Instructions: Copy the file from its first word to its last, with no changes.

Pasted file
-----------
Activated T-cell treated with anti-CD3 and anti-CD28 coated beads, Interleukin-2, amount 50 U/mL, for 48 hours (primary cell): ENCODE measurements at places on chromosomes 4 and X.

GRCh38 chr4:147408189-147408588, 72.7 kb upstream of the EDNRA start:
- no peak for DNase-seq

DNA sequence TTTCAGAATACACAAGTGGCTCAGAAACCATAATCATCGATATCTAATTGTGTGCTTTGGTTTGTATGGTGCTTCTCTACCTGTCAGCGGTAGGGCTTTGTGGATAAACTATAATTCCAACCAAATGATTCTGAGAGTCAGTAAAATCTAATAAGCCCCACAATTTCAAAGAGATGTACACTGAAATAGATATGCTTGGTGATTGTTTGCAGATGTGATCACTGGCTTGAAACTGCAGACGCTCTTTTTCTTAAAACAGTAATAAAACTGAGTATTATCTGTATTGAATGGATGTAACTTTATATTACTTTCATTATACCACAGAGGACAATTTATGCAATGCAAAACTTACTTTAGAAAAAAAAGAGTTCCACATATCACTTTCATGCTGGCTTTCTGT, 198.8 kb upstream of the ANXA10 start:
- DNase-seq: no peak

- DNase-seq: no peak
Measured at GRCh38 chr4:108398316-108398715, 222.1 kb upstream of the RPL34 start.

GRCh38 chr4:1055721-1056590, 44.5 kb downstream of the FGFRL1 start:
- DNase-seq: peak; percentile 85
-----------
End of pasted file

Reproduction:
Activated T-cell treated with anti-CD3 and anti-CD28 coated beads, Interleukin-2, amount 50 U/mL, for 48 hours (primary cell): ENCODE measurements at places on chromosomes 4 and X.

GRCh38 chr4:147408189-147408588, 72.7 kb upstream of the EDNRA start:
- no peak for DNase-seq

DNA sequence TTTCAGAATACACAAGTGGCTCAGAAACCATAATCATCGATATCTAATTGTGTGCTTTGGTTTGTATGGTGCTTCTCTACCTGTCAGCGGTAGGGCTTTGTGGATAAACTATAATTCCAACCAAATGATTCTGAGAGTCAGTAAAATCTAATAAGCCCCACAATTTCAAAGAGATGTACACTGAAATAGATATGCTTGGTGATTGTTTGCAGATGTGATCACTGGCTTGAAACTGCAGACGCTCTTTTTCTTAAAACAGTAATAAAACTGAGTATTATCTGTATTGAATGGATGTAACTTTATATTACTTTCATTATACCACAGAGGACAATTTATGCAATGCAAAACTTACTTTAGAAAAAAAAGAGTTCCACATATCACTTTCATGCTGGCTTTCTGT, 198.8 kb upstream of the ANXA10 start:
- DNase-seq: no peak

- DNase-seq: no peak
Measured at GRCh38 chr4:108398316-108398715, 222.1 kb upstream of the RPL34 start.

GRCh38 chr4:1055721-1056590, 44.5 kb downstream of the FGFRL1 start:
- DNase-seq: peak; percentile 85